The program began in Lincoln County Schools; originally, they served 4,000 children per week through direct program service and through member agency partners. The foodbank knew that at least 10,000 other children in its region needed consistent food, but their existing resources couldn’t cover the costs to expand the backpack program. In its first year, the foodbank committed to reach 5,000 additional children, and in year two, they want to reach a total of 10,000 children.

In each backpack, students receive breakfast, lunch, and dinner options for weekends that include vegetables, fruits, less-sugary cereals, shelf-stable milk, and other healthy options. They also use fresh products when available and survey the children to assess their opinions about the foods and the program in general.

“Teachers are saying that when students have the full backpacks and the availability of food all weekend, they’re coming in brighter on Monday,” said Cyndi Kirkhart, Executive Director of Facing Hunger Foodbank. “They’re performing and behaving better. They’re not as tired. With the security of additional food products, they seem to not dread going home on the weekend and don’t talk as much about missed meals during the week.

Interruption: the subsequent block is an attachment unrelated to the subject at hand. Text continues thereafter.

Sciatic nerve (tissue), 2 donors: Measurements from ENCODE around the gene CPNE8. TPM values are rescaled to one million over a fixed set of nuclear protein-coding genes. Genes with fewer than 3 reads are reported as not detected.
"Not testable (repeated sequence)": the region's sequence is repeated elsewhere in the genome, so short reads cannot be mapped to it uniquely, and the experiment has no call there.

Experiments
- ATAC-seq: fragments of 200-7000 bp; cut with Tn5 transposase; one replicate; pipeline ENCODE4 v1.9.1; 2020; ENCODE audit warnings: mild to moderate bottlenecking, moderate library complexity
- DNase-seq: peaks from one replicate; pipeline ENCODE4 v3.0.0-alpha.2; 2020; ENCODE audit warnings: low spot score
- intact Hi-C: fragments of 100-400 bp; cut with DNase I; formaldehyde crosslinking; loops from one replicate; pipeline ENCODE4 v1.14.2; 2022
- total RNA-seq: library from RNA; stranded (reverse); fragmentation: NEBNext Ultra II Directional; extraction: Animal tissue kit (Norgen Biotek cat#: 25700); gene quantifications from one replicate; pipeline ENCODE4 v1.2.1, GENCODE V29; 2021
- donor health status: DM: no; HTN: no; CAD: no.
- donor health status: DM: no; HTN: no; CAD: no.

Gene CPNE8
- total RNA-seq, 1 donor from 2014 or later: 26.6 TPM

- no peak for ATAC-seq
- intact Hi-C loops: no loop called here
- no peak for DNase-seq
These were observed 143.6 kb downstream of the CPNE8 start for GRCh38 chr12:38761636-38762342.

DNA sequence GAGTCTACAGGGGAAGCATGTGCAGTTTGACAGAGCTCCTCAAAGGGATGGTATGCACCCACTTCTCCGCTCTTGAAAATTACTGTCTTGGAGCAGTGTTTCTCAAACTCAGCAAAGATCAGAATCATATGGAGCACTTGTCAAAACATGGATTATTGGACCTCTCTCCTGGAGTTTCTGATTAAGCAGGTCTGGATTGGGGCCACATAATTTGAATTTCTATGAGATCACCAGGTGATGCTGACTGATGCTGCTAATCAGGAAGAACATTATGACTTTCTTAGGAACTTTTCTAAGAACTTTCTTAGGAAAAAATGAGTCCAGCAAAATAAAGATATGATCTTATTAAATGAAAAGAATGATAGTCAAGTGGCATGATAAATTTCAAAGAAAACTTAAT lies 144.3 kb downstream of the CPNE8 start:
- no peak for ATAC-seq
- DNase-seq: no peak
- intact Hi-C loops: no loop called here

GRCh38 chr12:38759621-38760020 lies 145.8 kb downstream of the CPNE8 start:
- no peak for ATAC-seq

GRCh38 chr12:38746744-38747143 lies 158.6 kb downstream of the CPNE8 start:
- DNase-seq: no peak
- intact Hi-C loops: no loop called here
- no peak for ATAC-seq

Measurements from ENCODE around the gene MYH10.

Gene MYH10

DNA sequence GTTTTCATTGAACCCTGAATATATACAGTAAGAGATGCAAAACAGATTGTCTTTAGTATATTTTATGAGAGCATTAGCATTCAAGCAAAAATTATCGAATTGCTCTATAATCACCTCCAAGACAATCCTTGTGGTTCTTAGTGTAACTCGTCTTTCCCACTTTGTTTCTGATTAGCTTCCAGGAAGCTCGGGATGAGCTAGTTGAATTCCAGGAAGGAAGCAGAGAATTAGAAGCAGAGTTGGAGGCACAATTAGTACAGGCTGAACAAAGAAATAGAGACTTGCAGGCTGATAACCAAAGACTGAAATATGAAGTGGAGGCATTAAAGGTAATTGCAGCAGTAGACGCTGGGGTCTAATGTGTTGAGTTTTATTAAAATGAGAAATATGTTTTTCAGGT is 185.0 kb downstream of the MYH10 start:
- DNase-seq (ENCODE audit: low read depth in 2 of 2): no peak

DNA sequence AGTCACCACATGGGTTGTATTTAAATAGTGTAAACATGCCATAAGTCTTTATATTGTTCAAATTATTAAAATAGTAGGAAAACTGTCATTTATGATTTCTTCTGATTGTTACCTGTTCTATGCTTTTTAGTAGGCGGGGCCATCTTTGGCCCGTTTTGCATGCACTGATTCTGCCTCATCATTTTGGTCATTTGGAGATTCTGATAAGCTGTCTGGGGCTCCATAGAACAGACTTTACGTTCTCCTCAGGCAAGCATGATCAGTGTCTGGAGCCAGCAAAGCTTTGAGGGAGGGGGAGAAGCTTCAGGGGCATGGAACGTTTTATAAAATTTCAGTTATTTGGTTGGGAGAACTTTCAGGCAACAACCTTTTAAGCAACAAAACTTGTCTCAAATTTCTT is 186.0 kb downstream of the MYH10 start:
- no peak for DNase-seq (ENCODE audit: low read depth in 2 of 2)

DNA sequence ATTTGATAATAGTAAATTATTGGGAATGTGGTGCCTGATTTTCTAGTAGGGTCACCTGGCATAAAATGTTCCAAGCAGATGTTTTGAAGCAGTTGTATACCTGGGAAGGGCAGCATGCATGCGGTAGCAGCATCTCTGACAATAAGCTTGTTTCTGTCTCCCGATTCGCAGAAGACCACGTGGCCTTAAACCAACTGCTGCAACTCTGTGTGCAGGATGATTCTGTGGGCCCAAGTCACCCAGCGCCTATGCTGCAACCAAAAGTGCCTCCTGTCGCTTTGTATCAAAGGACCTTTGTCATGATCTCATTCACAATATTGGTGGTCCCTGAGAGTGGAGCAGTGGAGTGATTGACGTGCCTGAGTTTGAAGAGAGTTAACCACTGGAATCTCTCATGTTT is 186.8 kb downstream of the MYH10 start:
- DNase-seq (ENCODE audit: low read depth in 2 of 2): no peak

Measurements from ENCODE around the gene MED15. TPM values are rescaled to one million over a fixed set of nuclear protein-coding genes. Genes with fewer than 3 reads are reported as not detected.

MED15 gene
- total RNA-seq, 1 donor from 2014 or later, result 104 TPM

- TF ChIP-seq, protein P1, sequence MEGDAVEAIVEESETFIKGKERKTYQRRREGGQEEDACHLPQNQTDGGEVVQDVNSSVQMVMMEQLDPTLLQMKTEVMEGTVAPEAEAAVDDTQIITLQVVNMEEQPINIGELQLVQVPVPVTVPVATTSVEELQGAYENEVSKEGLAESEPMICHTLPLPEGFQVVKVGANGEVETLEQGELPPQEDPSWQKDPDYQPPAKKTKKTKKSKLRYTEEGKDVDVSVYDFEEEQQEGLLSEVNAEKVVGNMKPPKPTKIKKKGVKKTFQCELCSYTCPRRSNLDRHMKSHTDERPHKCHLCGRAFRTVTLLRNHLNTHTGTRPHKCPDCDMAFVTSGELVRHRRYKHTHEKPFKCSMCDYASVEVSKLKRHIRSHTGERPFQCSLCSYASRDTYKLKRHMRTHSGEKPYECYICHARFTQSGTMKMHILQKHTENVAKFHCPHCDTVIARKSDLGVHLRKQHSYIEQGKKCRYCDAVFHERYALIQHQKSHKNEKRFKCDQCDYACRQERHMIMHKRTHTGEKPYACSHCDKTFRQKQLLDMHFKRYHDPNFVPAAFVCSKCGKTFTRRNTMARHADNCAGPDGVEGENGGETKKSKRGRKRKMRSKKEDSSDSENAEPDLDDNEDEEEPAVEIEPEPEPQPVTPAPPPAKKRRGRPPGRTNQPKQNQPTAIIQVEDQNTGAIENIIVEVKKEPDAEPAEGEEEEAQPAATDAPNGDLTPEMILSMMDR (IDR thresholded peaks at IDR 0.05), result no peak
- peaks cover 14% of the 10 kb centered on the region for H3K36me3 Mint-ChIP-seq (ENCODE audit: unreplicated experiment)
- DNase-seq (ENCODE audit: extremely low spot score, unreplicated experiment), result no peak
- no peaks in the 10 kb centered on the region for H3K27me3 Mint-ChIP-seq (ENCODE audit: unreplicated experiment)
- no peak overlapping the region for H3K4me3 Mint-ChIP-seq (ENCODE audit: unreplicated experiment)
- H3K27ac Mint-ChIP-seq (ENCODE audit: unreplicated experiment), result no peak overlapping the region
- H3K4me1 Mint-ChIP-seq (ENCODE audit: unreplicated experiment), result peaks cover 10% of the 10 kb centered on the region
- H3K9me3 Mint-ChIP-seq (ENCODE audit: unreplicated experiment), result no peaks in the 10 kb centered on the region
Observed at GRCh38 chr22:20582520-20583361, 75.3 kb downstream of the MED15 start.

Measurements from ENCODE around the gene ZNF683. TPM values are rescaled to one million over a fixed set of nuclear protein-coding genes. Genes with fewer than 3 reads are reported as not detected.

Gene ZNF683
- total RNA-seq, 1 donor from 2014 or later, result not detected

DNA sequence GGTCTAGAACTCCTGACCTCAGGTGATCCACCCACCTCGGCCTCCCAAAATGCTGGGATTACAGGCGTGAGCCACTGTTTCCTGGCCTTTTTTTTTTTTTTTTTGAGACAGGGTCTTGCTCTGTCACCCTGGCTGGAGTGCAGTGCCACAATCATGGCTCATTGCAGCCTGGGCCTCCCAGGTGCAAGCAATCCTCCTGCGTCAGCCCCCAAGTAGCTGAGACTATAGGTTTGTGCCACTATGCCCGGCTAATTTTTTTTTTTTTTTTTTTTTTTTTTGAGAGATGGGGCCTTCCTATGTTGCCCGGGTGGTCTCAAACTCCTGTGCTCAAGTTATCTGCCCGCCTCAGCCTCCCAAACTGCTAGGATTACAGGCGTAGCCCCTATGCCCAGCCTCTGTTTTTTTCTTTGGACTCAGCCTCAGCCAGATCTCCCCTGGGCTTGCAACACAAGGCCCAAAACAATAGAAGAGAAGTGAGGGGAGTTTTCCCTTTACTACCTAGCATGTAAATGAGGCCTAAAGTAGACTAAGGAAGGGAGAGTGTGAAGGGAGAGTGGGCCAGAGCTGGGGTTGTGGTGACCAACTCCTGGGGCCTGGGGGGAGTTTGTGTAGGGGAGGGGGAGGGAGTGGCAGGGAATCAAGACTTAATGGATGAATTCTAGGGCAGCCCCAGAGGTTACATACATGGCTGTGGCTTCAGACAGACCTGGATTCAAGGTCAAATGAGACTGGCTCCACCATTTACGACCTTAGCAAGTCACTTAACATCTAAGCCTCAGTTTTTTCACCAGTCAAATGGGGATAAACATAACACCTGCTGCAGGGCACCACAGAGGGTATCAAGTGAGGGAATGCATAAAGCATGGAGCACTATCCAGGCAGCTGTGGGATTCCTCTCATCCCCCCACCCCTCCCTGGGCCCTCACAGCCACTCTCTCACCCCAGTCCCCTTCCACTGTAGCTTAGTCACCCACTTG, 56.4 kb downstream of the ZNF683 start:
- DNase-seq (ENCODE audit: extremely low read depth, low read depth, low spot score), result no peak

“I’ve gone out for deliveries, and one time, I talked with a young boy during the delivery. He goes, ‘I get one of those. That truck brings me a backpack.’ I asked him how we are doing, and he said, ‘Good. I love it.’ I asked him if he drank milk with his cereal. He said, ‘I eat it dry, but if I want it wet, I’ll put water on it.’ That was like a gut punch. So, we had to find a way to get shelf-stable milk. Through this program, we are now able to afford shelf-stable milk.”

The Medically Indicated Food Boxes Program

The second part of the funding goes toward a Medically Indicated Food Box (MIFB)/Food “Farmacy” food-box program to address food insecurity for approximately 827 patients with health concerns, such as diabetes, hypertension and end-stage renal disease.